SAN FRANCISCO -- With debate still raging about how it should be
interpreted, the new voter-approved Proposition 54 law could be headed all the
way to the California Supreme Court for greater elucidation.
In early November, more than 65 percent of all
California voters cast their ballots in favor of a law requiring lawmakers to
end the practice of
passing last-minute legislation, particularly in instances where the bill’s
language hasn’t been distributed to the public prior to passage, according to the Los Angeles Times.
The ongoing dispute
between Democratic lawmakers and government-accountability groups now centers on
whether the law’s mandated 72-hour waiting period applies to either chamber of
the legislature, or only when the proposal is on the verge of being sent to the
governor’s desk for signature.
game of showmanship between two unwavering sides could go on well into 2017, by
which time the case is finally expected to have made its way onto the crowded
docket of California Supreme Court judges.
“The arguments will probably be many, but I can’t
think of a single legal reason why Proposition 54 would not be upheld by the
courts as constitutional,” Tom Hogen-Esch, professor of political science at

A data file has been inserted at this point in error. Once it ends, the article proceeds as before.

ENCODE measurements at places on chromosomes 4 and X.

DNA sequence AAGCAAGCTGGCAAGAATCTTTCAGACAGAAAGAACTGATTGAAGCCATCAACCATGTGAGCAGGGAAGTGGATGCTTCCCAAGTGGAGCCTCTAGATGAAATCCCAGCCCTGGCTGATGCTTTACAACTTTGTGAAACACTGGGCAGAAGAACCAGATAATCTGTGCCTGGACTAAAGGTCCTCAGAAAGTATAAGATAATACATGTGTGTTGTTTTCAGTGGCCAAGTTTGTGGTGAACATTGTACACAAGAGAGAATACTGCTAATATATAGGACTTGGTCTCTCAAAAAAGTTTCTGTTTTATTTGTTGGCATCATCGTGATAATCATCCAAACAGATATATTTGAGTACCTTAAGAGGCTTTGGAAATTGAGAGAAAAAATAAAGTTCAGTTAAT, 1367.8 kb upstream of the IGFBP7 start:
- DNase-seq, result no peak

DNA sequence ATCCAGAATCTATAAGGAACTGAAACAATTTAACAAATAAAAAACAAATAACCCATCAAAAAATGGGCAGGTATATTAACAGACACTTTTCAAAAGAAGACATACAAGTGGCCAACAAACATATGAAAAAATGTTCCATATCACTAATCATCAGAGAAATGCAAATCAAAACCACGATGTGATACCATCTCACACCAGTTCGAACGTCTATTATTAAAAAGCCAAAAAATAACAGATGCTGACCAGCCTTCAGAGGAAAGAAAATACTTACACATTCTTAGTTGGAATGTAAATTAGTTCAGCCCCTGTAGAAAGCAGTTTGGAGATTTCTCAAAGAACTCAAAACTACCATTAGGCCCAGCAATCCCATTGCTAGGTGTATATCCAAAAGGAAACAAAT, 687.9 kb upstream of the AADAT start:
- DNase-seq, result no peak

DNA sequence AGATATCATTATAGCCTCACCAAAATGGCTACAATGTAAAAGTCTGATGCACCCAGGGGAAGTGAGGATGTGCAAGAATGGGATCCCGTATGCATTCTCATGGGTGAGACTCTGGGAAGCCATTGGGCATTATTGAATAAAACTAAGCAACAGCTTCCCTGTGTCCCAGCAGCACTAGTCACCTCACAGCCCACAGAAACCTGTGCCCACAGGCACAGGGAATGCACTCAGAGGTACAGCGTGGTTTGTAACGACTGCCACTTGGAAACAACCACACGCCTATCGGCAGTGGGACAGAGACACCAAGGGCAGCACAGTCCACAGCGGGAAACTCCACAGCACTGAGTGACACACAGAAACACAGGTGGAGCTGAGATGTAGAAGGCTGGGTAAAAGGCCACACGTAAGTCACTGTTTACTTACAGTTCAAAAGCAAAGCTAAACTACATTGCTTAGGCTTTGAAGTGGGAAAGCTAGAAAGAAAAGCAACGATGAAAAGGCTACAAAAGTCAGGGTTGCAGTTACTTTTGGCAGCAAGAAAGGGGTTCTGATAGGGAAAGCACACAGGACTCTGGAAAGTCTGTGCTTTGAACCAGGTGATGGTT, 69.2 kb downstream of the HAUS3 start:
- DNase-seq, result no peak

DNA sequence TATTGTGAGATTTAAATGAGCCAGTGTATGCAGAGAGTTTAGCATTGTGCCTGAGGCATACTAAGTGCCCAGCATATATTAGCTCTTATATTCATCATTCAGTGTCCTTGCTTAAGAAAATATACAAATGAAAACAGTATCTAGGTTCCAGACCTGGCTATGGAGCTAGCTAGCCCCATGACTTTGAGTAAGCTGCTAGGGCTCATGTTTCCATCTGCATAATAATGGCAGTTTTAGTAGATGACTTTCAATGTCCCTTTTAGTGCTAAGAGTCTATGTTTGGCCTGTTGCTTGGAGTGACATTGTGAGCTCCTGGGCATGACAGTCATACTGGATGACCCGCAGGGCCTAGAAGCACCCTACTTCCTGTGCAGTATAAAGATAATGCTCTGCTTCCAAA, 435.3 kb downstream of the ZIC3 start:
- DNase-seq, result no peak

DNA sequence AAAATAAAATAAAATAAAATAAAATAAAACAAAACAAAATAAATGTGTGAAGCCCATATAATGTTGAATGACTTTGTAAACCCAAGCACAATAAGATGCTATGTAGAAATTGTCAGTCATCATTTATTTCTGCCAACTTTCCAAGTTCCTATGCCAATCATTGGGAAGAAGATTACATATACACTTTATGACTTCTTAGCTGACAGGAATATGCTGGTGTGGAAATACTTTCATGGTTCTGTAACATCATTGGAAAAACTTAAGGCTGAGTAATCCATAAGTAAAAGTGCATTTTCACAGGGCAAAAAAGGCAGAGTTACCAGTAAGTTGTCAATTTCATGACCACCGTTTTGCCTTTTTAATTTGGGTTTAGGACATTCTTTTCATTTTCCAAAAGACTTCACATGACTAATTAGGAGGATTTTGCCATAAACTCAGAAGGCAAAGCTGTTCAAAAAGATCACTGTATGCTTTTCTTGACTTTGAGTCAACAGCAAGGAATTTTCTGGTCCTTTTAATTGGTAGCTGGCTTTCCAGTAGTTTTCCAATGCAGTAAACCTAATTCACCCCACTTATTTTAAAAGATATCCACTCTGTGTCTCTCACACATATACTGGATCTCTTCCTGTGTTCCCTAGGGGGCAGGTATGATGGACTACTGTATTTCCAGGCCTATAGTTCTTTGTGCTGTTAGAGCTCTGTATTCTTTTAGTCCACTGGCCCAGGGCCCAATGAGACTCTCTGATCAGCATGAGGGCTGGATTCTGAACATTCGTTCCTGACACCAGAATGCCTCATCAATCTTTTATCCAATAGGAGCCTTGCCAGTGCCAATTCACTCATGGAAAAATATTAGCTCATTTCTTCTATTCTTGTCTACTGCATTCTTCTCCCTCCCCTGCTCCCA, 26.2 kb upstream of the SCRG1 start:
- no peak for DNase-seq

California State University, Northridge, told the Northern
California Record. “The California state constitution is a lengthy document,
one with many, many provisions, but in this instance, it seems a case of the
voter having already spoken.”
Lawmakers recently enacted operational rules that take the far more narrower interpretation of the law to heart. Specific
language now mandates that only a “Senate bill shall not be voted upon by the Assembly
for final passage” until after the 72-hour waiting period.
Hogan-Esch doesn’t think that development will sit
well with voters, the majority of whom overwhelmingly cast their
ballot in favor of the three-day waiting period.
“You could argue that’s not what voters had in mind
when they went to the polls in the droves they did to vote in favor of this
bill and its passage as strongly as they did,” he said.
Almost from the moment it was placed on the ballot,
disputes have stirred about the bill’s true intent and what impact its policies
could have on legislative dealings.
Critics of the initiative have long argued that the
72-hour waiting period simply provides powerful and unrelenting special-interest groups with yet another avenue they could use to dismantle the kind of alliances that
are often needed for the passage of many of the most controversial but critical
With local Democrats
already on record in vowing to do all they can to stymie such actions as the
immigration crackdown Republican President-elect Donald Trump has longed
promised to carry out, debate over the legality of the bill is expected to only
isn’t going anywhere anytime soon,” Hogen-Esch said. “It isn’t going anywhere
until a court has weighed in on it and cleared up all the ambiguity. In that sense,
the battle may only be just beginning.”